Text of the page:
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Dr Paul Hutchison National Party ACC Spokesman

Dr Paul Hutchison National Party ACC Spokesman

30 November 2006

Dyson's assault on ACC unprecedented

ACC is under intense pressure from Labour to ram through at least five unprecedented changes that will fundamentally alter the basis of the scheme, says National's ACC spokesman, Dr Paul Hutchison.

The pending changes include:

* The ability to transfer money from the Employers to the Residual account * The merger of the Employers and Self Employed accounts * Legislation against the consultation process in 2007/08 * Adding 25 gradual process diseases to Schedule 2 of the Act * Reshaping the affiliated providers so it's less attractive

"Described by industry as 'the most significant change to the ACC scheme in the last six years', ACC has already transferred over $240 million from the Employers to the Residual Account by using an unrecognised amendment (2005) to the IPRC Act. It could go up to $950 million.

"Merging the Employers and Self Employed Account would penalise those with good safety practices and reward risk takers. To add insult to injury, ACC Minister Ruth Dyson is arrogantly legislating against the normal levy consultation process in 2007/08.

"Not stopping there, Labour wants ACC to add 25 gradual process diseases to the IPRC Act's Schedule 2, and at the same time reverse the requirement of proof from the individual to ACC. "This will result in the great danger of misdiagnosing the real cause of injury through legislation and make it impossible for ACC to prove where serious issues like hearing loss, substance abuse and even asthma occurred.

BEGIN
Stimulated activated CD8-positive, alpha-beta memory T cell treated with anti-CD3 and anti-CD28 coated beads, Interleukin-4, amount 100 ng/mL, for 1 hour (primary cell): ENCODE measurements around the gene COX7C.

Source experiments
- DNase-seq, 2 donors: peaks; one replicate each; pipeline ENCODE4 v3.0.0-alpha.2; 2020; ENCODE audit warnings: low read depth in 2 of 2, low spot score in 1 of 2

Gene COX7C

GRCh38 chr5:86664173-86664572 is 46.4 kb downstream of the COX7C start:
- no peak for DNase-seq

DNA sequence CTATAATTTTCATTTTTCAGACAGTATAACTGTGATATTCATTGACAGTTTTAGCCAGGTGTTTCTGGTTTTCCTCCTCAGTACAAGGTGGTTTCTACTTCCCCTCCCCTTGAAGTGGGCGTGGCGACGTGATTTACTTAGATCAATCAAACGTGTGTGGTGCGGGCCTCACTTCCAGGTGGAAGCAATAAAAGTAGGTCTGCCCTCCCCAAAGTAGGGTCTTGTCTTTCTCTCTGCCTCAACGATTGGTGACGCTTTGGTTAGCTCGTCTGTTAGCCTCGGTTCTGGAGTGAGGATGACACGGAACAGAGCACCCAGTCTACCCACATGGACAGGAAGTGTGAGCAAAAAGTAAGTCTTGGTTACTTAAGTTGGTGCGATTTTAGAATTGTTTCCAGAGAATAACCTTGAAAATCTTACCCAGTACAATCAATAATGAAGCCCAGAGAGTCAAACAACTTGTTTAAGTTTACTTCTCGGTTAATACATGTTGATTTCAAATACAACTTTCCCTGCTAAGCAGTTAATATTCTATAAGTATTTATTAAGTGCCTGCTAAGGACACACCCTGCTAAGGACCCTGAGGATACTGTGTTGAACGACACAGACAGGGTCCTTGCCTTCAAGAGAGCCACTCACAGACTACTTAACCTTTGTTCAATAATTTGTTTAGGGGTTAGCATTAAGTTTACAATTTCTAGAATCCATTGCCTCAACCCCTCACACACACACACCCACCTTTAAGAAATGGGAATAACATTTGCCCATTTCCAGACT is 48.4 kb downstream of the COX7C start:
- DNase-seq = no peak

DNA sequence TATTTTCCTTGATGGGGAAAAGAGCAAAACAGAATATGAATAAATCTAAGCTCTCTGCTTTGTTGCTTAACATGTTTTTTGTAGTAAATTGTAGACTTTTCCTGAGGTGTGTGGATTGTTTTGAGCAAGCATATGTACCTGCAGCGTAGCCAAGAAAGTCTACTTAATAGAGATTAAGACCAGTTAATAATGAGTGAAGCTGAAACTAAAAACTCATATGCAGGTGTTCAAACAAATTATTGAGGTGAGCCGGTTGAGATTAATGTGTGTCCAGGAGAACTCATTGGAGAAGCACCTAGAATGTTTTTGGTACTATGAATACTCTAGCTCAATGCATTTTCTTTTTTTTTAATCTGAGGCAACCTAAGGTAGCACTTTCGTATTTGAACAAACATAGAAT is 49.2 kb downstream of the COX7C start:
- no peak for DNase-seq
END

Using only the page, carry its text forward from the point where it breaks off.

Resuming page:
"Labour is making the Accredited Employers Scheme less attractive by increasing the residual levy as well as increasing the stop loss limits of 150% or 200% (of standard levy) to 195% and 305% (of standard levy).

"New Zealanders should be alarmed at these moves and will be asking Ruth Dyson to explain how third party administrators can manage claims on average more than 75% per cent cheaper, and get people back to work earlier than ACC can.

"Labour's approach under Ruth Dyson can only be labelled devious and underhand, sending entirely the wrong message for injury identification and prevention. It will potentially cost New Zealanders millions of dollars," says Dr Hutchison.

ENDS

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